Wednesday, September 23, 2015

The Idea of History by R. G. Collingwood

Revised edition 1993 with van der Dussen introduction
In the spring of 1973, I took a course in the Philosophy of History through the Philosophy Department at the University of Iowa from Professor Laird Addis. As a text, he assigned Patrick Gardiner's Theories of History (1959) (The field does not move quickly.)  Included in that book were readings from R.G. Collingwood's The Idea of History. Professor Addis also listed Collingwood's book in the syllabus as a work to read in its entirety if we wanted to write about it. I have no recollection of reading any of it. I have no idea of what Collingwood argued. This could be in part the fault of Professor Addis, who was working in his own book with a neo-positivist perspective on history and the social sciences. (The Logic of Society: A Philosophical Study (1975).) Then again, it was probably because I was a dumb kid. Curious, but still behind the curve.

Since then, reading E.H. Carr, John Lukacs, John Lewis Gaddis, Niall Ferguson, Owen Barfield and others writing about history as a way of knowing, Collingwood's name kept popping up. So, in Jaipur, seeing an inexpensive copy (of the revised edition), I popped for it. It made the trip back to China from the U.S. this year, and now I've completed it.

It is a great book. I kick myself for waiting so long to read it.

As a historian-archeologist and as a philosopher, Collingwood knows his stuff. He treats various issues in detail, constructing sophisticated and subtle arguments with appealing, workman-like prose. While the book changes the way we think, it does so without over-taxing our patience or resolve. Indeed, this work, first published after his death in 1943 through the efforts of his former pupil, T.M. Knox, is composed in some part from lectures given by Collingwood as well as from completed essays. But whether a particular part of the book is based on lectures or on written essays, it makes no difference. While reading Collingwood at any juncture, I had the feeling of listening to someone wise discoursing on a topic that he knows deeply by heart.

Collingwood means to bring to history that same questioning attitude that marked the development of the natural sciences from the 17th century on. But he doesn't suggest that history is a weak sibling to natural science; instead, he sees history as the gateway to self-knowledge and to understanding our world. Collingwood stakes out his territory very thoroughly.  For instance, he discusses the nature of evidence for historians, and he draws upon the English detective novel tradition of the 1920s and 1930s--Christie and Sayers pop to mind--to illustrate how the historian proceeds. To bookend this practical concern, he deals with the failings of realist and empirical theories of history. He prefaces all of this with a history of the philosophy of history (not a term coined until Voltaire), taking the reader from Herodotus and Thucydides to his own peers, such as Croce and Oakshott.

I could go on at some length about this book, picking almost any page at random to showcase some profound insight, but I'll stop here with the intention of a deeper exploration in the future.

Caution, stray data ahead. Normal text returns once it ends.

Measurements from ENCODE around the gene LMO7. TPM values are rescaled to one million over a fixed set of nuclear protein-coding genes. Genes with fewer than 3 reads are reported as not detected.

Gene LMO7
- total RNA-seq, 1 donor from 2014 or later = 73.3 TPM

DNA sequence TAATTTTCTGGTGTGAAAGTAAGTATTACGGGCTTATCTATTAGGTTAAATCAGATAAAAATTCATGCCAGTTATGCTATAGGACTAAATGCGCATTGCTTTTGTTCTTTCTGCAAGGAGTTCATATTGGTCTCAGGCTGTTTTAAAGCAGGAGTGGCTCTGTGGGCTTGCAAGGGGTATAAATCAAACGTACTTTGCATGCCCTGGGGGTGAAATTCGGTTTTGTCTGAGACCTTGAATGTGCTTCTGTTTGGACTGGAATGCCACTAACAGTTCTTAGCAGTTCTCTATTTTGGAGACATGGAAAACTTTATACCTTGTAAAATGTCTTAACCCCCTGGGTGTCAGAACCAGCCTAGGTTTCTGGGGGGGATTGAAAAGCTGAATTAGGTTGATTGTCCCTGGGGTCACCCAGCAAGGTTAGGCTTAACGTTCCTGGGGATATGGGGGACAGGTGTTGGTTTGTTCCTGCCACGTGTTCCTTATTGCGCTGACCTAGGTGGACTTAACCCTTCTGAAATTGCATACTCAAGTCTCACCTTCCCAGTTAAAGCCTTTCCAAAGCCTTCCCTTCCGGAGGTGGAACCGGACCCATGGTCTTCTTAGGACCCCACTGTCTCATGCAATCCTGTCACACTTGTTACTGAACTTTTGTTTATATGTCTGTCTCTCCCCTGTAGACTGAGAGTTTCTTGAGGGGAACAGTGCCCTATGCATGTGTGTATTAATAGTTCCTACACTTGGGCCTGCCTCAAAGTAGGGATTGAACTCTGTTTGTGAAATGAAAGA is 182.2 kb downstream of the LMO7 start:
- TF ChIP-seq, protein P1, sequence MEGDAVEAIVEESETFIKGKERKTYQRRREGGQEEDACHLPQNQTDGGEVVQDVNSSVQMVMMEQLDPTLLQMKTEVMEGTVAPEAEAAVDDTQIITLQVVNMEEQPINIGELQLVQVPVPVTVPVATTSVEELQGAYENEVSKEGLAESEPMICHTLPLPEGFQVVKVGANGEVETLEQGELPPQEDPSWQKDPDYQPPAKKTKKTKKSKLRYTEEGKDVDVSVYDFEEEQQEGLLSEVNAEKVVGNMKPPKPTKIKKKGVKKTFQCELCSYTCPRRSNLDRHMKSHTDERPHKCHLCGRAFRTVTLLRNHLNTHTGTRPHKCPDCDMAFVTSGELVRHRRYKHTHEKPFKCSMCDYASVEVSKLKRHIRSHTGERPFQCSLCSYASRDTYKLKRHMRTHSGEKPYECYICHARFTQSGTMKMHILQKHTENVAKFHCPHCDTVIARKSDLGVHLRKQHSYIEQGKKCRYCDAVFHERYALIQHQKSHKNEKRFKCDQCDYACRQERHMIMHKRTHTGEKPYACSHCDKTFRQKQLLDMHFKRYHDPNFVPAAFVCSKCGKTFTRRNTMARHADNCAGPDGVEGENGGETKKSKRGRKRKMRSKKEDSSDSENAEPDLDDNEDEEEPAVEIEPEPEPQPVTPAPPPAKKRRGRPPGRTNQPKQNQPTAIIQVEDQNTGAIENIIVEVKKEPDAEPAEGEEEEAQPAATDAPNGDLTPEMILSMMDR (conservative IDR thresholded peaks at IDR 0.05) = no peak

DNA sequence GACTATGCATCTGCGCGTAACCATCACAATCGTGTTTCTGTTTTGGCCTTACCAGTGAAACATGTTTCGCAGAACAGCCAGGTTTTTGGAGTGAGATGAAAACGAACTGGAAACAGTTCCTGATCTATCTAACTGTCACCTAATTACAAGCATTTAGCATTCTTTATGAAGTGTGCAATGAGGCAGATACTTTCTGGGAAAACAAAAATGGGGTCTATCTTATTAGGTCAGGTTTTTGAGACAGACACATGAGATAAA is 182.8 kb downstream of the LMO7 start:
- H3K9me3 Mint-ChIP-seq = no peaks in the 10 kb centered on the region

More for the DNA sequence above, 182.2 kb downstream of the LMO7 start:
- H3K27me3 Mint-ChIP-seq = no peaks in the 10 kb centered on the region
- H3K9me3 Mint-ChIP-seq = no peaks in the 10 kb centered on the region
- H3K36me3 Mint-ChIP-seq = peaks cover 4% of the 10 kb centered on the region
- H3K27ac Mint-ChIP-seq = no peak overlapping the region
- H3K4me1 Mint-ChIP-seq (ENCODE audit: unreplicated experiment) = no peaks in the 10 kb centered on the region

Do I go too far? The Times Literary Supplement named The Idea of History one of the 100 most influential books in western culture since WWII. Whether  that is correct, I know not, but it should be!


Saturday, September 19, 2015

Moral Judgments in History

Yesterday on my other blog ("Steve's View From Abroad" about living abroad and traveling), I posted a note about the sirens that marked the anniversary of the "Chinese War of Resistance Against Japanese Aggression". As the sirens sounded, I happened to be reading R.G. Collingwood's The Idea of History, and specifically, "Lectures on the Philosophy of History" given in 1926. In that section, Collingwood writes about the historian's attitude toward the past. Collingwood argues that it is not the job of the historian to judge the past, but to deal with the facts and attempt to explain it.

I think that he's right. This seemingly cold-blooded attitude--as Collingwood describes it--is required for an accurate understanding of the nature of the past. The past is done, final; and to pass moral judgment upon it is to waste energy that should be spent on current concerns. Like the pathologist performing an autopsy, the job is not to mourn or decry the fact of an untimely or unjust death, but to understand it, to explain it, and to pass on information to the present and future that may prove of use there. This is not to say that we should become callous about wars of aggression, slavery, or any of the seemingly infinite number of wrongs that we humans can commit. No so! But to dwell in the world of past wrongs as if it was real is a fool's errand and the tool of tyrants and demagogues who manipulate the gullible to dwell on past wrongs at the expense of current, ongoing malfeasance.

This is not an easy attitude to take. We cannot think of wrongs without some sense of moral revulsion. As the Chinese (or any feeling person) will react in horror and revulsion at the Rape of Naking and the history of brutality and hostility wrought by the Japanese in China between 1931 and 1945, this reaction must halt at the visceral level. For those who go further--those who exercise their historical consciousness--the next step is to perform the autopsy. Lessons can be learned, but the past cannot be changed nor can it serve as a reliable motive as it fades further and further into the blur of the accumulated past. This is the role of forgiveness at the personal level and some practical statute of limitations at the social level.